Friday, July 13, 2018

Napa Organic WInegrowing Conference: July 26 at Spottswoode

Napa's 2018 Organic Winegrowing Conference will be held Thursday July 26, beginning with a morning program at Spottswoode in St. Helena.

The conference is sponsored by the Napa Valley Grapegrowers (with funding from sponsors and the USDA) and is the only organic winegrowing conference in the U.S.

This year, the morning presentation features Grant Lundberg, CEO of Lundberg Family Farms, longtime rice growers in California. They offer conventionally farmed, non GMO products along with 22 organic products and 1 Biodynamic product.

Following the keynote address, vineyard talks and tours are scheduled from 9:30 to 2:45 and include three options, each at a different location. All three estates are organic.

Cade Estate (Howell Mountain) - Marketing Organic and Hillside Farming with John Conover, Partner/General Manager of Plumpjack Winery and Andrew Opatz, Associate Vineyard Manager, David Pirio Vineyard management

Frog's Leap Winery (Rutherford) - Composting 101 with Rory Williams, Assistant Winemaker and Assistant Vineyard Manager, Frog's Leap Winery

• Wheeler Farms - Developing an Organic Site with Bart and Daphne Araujo, of Wheeler Farms and Accendo Cellars, Steve Matthiasson, Partner Premiere Viticulture & Matthiasson Wines, and Miguel Luna, Partner, Silverado Farming Company

Conference admission is $200 for NVG members and $300 for non-members.

Easy Come, Easy Go: "Lost" Varietals Make a Comeback in Two New Books - Plus Advice on Wines to Pair with These Books

Looking for books to take along on your vacation? Or to enjoy while lounging at home?

This summer's crop of nonfiction wine books includes noteworthy titles on those "weird grapes" you may never have tried - until now. Check out Tasting the Past, by Kevin Begos and Godforsaken Grapes by Jason Wilson to learn more about the world's most unsung grape varietals and how they're making a comeback.

Jancis Robinson, Julia Harding and Jose Vouillamoz 
Just like books that focus on lost heritage roses or the hundreds of vegetables and fruits we no longer enjoy the taste of, these two authors have scoured Europe in the company of experts like José Vouillamoz, a Swiss grape geneticist and one of the three authors of the epic tome Wine Grapes: A Complete Guide to 1,368 Vine Varieties, Including their Origins and Flavours co-written with Jancis Robinson and Julia Harding, to find grapes of yesteryear.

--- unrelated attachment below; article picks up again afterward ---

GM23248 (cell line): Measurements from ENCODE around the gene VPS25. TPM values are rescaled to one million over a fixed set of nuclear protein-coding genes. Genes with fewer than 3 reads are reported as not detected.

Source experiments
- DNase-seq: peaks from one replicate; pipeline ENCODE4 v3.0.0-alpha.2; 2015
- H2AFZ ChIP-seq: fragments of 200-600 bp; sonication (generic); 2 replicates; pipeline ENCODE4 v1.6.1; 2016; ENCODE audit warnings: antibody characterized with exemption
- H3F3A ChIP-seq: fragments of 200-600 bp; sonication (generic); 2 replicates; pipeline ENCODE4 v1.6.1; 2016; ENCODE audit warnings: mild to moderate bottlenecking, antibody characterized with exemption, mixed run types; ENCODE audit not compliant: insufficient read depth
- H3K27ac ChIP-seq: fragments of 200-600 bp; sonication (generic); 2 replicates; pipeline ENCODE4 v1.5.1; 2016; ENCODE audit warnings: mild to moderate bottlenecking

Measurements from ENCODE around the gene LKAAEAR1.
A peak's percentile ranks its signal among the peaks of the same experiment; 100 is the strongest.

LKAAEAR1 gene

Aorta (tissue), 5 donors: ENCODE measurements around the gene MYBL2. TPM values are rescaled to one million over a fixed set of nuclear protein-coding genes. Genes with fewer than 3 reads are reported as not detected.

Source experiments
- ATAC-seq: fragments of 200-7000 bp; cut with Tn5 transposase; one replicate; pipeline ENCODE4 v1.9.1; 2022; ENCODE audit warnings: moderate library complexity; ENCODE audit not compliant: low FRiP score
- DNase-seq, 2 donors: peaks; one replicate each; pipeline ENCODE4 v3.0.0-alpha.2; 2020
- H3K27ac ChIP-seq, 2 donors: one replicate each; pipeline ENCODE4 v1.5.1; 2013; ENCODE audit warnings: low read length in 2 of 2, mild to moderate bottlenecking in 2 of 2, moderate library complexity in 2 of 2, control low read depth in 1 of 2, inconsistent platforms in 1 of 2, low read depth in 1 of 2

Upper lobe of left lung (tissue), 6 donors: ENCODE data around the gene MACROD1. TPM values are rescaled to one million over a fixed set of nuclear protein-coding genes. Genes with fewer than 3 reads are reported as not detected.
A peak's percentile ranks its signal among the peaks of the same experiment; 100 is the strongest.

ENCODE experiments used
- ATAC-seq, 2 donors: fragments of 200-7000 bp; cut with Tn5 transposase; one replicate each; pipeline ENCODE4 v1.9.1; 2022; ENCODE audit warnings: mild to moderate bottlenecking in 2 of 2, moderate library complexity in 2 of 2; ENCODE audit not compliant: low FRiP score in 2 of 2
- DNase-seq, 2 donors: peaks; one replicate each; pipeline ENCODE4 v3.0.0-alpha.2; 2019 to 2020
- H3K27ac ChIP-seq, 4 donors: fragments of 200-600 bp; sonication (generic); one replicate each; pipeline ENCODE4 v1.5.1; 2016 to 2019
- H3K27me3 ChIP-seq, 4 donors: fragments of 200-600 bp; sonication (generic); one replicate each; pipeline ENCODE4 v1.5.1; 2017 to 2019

That very big book, published in 2002, represented the fruit of the latest genetic work being done on sex among the vines, tracing the wine family tree back as far as can be known. (Which, apparently, isn't far enough, according to Vouillamoz, quoted in Begos' book).

Wine Grapes has 1,279 pages and weighs nearly 7 pounds; a Kindle
version is also available
With more than 1,368 varieties listed, Begos and Wilson have plenty of grape trails to trace.

Each writer meets Vouillamoz and tastes wines from rarely planted varietals with him. Each focuses on travels in search of other precious, historic gems. And each reflects different eras of wine, before globalization and the so-called "noble grapes" we know (Cabernet, Chardonnay and the like) began to kill off vinuous variety. Though neither is specifically a wine expert at the outset, each becomes more knowledgeable from their travels about these specific wines than the hippest somms their books may be read by.

Begos is interested in origins, and that dictates trips to Georgia, Israel, Cyprus, Sicily and more of the ancient grape hunting grounds. Wilson mostly winds his way through Europe on a series of adventures in the high Alpine regions and elsewhere. And what do they find? Enological rarities, genetic treasures and more.

Paul Begos at Kermit Lynch wine shop in Berkeley, where I had a
chance to chat with him about Tasting the Past
Begos' focus begins with a quest for a wine from Jerusalem that he tasted in Jordan - Cremisan. A science writer by trade, his journey explores more of the genetic arc of wine yet also touches on the science of taste and many other off the beaten track (but compelling) topics. His book is interspersed with quotes from unusual sources that I found illuminating. Here's one from the physicist Richard Feynman:
"And there in wine is found the great generalization: all life is fermentation.